That happened 4times I think! 

 

However it seems that I was from the lucky ones, since I was able to reinstate so many times without major problems. 

Most of the people here, from what I see, had severe problems! 

That shows how surprisingly different everybody reacts to these drugs. 

Best regards 


Citalopram 20 mg

Mid June 1994- end March 1995 Then tapering 3 months 

Mid August 1995-end August 1996 Tapering 6 months 

Mid January 2000-end September 2001 Tapering 6 months

Mid October 2003-end October 2005 Tapering 7 years. 

More detailed drug history is here - ☼-kostas

Off any drug from October 2012 

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HardTimes

Thanks again, everybody. Today I'm having a hard time making a decision, which I realize is only mine to make. But articulating it in writing itself might be helpful. 

 

My signature lists the events of august: Basically I decided to try to reinstate, and I started a very low dose (0.6 - 1/8 of a tablet), and then pretty much ended up doubling that every week. I was seduced by the idea that somehow I had to get to 5mg to really have a meaningful effect, and when I didn't necessarily feel better when I went up a level I assumed it was because it still wasn't enough. But when I reached 5mg (still very low, really) and took that for 3-4 days, I really felt totally awful. @DataGuy and others wisely suggested going back down to a lower reinstatement dose, but when it came time I just couldn't bring myself to take any at all. 

 

So now I am on day four of nothing at all. I could feel the stuff leaving my system and feeling more clear-headed somehow during the first 36 hours, and yesterday afternoon qualified as a genuine "window". Except for crippling insomnia! And today is really pretty terrible. 

 

So I'm inclined to think that my initial impulse to reinstate made sense, I just went up too fast. If that's right, I should just go back to a tiny dose and stick with it for a good solid 10 days or so before maybe going up again, or off if it totally doesn't work. 

 

But on the other hand, I'm inclined to think that my attempt at reinstating simply failed, and I should just "tough it out" and plow through the coming days and weeks at zero and wait for my brain to heal. I'm not sure "tough it out" is a recommended strategy, but it raises the difficult problem we've all likely faced of deciding what exactly is "intolerable". That is to say, when are the symptoms bad enough to require a change? Basically I've been at zero since february, except for this last month of attempted reinstatement. Going back on makes me think I have to start all over, which makes me want to just tough it out now.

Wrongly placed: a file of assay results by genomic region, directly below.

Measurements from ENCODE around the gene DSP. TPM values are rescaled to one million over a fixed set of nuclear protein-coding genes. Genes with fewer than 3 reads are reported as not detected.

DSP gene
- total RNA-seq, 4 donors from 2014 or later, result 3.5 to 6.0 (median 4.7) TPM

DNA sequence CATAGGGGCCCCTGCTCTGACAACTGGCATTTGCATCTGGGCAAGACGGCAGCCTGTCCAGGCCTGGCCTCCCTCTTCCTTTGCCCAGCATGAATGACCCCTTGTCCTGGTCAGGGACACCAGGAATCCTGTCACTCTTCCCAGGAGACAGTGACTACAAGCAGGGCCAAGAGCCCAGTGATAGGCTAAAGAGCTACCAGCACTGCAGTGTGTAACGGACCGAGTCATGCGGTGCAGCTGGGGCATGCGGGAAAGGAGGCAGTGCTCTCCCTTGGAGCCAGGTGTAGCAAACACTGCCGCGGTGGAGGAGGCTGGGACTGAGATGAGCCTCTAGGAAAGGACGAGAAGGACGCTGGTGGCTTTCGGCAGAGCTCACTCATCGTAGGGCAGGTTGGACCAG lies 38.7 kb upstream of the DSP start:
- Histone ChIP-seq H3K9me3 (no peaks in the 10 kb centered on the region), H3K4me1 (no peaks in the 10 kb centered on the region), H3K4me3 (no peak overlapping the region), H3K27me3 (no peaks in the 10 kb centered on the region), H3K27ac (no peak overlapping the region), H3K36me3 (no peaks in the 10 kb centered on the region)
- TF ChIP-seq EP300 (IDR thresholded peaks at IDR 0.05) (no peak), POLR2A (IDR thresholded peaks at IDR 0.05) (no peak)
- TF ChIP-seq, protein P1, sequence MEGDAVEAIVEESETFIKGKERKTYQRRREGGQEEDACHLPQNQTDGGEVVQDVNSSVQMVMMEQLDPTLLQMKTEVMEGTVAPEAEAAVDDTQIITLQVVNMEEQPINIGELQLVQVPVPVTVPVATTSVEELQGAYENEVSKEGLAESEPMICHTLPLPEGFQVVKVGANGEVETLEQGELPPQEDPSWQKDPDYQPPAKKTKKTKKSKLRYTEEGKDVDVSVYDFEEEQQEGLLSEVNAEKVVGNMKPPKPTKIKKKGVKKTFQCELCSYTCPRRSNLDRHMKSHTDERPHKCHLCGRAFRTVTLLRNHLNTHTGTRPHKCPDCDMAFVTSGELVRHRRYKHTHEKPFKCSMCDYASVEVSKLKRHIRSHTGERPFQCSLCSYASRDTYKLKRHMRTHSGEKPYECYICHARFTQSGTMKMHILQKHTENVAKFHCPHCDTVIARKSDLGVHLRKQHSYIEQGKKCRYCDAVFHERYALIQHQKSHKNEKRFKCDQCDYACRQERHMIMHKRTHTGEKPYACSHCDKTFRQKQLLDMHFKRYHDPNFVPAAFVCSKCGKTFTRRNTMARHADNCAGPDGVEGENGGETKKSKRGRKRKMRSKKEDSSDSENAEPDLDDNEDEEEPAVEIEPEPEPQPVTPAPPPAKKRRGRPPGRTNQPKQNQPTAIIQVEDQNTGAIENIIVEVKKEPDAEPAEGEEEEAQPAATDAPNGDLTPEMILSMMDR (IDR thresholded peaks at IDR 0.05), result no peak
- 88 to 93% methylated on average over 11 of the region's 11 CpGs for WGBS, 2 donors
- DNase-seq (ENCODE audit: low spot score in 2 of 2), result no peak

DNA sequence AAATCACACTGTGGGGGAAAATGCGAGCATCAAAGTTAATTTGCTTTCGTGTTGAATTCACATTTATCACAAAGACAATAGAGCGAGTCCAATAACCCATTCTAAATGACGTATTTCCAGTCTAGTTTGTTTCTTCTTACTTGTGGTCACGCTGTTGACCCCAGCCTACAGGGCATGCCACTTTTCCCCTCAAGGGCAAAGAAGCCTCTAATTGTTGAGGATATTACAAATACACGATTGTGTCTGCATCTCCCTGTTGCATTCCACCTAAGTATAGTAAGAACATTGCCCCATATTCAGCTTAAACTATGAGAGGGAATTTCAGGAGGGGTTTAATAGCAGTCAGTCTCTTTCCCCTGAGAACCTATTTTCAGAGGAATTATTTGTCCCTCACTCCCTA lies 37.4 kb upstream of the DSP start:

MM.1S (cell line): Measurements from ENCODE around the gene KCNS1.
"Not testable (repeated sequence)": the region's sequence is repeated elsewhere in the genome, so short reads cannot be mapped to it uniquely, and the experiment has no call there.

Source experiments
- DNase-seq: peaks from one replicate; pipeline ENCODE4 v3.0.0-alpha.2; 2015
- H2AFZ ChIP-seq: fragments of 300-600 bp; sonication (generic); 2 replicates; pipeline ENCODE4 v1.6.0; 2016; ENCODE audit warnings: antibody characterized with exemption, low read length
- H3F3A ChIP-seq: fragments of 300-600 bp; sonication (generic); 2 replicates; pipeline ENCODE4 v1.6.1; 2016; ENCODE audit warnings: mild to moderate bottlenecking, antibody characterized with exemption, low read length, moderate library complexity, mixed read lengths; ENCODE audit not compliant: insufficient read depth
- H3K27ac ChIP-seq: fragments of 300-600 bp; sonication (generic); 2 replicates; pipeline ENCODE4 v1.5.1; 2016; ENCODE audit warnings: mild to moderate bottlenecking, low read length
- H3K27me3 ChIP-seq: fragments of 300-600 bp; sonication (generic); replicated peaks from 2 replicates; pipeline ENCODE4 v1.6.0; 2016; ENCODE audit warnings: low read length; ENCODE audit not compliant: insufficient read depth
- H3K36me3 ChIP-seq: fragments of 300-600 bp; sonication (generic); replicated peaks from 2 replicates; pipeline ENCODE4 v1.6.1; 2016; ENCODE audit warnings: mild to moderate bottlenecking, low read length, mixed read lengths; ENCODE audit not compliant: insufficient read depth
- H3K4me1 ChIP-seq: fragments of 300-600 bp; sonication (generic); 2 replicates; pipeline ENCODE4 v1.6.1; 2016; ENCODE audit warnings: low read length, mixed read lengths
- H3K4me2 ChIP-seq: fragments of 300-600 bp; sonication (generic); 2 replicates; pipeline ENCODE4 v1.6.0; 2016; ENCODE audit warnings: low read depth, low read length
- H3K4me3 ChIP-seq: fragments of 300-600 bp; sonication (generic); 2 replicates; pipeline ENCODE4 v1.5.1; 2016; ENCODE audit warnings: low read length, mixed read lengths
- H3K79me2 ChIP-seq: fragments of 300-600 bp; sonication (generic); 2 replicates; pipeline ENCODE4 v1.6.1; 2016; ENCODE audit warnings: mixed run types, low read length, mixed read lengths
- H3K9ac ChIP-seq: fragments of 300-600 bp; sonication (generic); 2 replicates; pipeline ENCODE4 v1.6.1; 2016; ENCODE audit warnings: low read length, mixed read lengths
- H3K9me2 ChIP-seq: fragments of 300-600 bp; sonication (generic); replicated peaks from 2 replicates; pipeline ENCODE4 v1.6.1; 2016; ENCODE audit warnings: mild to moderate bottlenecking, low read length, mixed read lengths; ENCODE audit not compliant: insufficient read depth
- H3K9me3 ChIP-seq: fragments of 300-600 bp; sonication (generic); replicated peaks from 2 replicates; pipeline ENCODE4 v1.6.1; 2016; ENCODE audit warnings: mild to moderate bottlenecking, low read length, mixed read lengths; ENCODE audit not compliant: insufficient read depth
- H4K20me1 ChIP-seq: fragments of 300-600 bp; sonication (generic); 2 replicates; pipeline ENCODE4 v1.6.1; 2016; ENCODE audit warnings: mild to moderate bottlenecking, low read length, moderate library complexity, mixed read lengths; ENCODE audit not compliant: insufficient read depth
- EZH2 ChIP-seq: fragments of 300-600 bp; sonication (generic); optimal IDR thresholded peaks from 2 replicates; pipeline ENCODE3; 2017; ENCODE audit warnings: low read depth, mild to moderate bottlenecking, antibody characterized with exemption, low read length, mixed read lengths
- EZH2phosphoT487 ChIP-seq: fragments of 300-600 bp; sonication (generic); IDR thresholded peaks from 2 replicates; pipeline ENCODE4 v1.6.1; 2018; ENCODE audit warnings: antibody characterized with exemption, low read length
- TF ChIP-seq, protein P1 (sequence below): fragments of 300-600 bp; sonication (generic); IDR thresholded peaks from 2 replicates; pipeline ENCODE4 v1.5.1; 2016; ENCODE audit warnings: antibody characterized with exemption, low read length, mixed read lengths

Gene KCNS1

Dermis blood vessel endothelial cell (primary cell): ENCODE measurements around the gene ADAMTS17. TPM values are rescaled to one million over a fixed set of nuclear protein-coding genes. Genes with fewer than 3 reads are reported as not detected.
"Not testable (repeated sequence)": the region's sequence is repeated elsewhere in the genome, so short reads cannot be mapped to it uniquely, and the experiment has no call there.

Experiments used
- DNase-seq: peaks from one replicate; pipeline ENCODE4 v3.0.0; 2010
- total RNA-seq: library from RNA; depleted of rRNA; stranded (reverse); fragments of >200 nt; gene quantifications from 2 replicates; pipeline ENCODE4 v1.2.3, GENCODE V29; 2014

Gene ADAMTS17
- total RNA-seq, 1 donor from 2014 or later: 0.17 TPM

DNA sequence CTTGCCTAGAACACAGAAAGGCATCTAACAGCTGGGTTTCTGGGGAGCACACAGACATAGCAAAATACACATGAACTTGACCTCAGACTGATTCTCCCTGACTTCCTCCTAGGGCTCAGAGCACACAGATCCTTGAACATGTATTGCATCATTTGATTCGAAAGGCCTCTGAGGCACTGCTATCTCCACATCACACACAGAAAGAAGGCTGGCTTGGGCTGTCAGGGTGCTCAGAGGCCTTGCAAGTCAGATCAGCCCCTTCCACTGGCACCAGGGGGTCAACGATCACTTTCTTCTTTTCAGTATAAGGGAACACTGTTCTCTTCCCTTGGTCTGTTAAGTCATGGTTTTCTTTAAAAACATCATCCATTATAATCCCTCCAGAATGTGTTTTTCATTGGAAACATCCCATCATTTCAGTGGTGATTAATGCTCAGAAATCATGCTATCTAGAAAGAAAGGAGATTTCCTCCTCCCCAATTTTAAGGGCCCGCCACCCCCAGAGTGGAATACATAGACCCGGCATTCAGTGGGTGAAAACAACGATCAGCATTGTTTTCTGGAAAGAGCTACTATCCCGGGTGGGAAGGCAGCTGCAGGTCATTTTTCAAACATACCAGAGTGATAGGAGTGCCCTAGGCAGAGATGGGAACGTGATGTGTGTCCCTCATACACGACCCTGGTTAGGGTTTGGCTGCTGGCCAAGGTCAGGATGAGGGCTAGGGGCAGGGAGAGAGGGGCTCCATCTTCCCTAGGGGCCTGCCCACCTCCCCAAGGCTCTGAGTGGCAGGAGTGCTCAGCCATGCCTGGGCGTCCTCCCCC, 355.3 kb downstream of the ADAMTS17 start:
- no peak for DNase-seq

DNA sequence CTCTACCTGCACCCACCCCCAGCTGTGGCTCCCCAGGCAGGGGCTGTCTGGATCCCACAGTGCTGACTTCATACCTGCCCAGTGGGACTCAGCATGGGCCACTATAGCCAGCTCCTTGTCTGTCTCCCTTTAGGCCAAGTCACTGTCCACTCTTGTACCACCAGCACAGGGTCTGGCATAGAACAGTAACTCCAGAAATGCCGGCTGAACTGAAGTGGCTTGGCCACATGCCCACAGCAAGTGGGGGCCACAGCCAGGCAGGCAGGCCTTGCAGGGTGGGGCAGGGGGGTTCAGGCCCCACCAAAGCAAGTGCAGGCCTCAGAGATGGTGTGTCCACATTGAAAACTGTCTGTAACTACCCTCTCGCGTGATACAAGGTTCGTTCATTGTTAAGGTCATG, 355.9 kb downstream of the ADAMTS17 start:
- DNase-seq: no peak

It feels like quite a tough call, but likely I'm overthinking. Any thoughts? Tough it out? Tiny dose to reinstate? The only thing I know is that it really isn't good to keep going on/off, up/down all the time as I'll never stabilize, so I need to decide. 


20 years on small citalopram (10mg)

2019 sometime I dropped to 5mg with no problems. Stayed on that for 6 months or so

Feb 2020 went from 5mg to zero, thinking I had "tapered".

Feb - Current: occasionally using .125 or .25 benzo to treat bad symptoms

May - June 2020 - sometimes taking sleeping pills, thinking I had a sleep problem, not SSRI withdrawal

Entire month of August - Attempted reinstatement, but apparently I increased dose too fast, which ended in really horrific depression

No drugs at all since then... but now several w/d symptoms are resurfacing...

BUT TRYING HARD TO STAY POSITIVE!!!

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bunchesofoats
2 hours ago, HardTimes said:

what exactly is "intolerable"

What helped me was to quantify how I felt.

 

I started with this checklist for withdrawal symptoms:

On 7/27/2020 at 4:20 PM, ChessieCat said:

Dr Joseph Glenmullen's Withdrawal Symptom List is available here:  Dr Joseph Glenmullen's WD Symptoms Checklist

 

I customized it, added some things I wanted to track, and subtracted symptoms I never experienced. I put it in a spreadsheet. Each day is a new column. I assign each symptom a value 0-5, and then sum it up at the bottom. I started to be able to equate a sum to a general feeling (and functional ability). I also calculate averages over different time periods (ie 3days, 1wk, 2wks, 1mo). When I was wondering if/when I should "tough it out," I knew that if I'd had let's say several days with sums over 45 or a 2wk average of greater than 35, it probably wasn't a good time to push forward and it would benefit me to focus on stabilizing. The main reason for this is that you may feel like you can thrust forward and tough it out, but it may get even worse, and you want to be in a good enough position to handle that.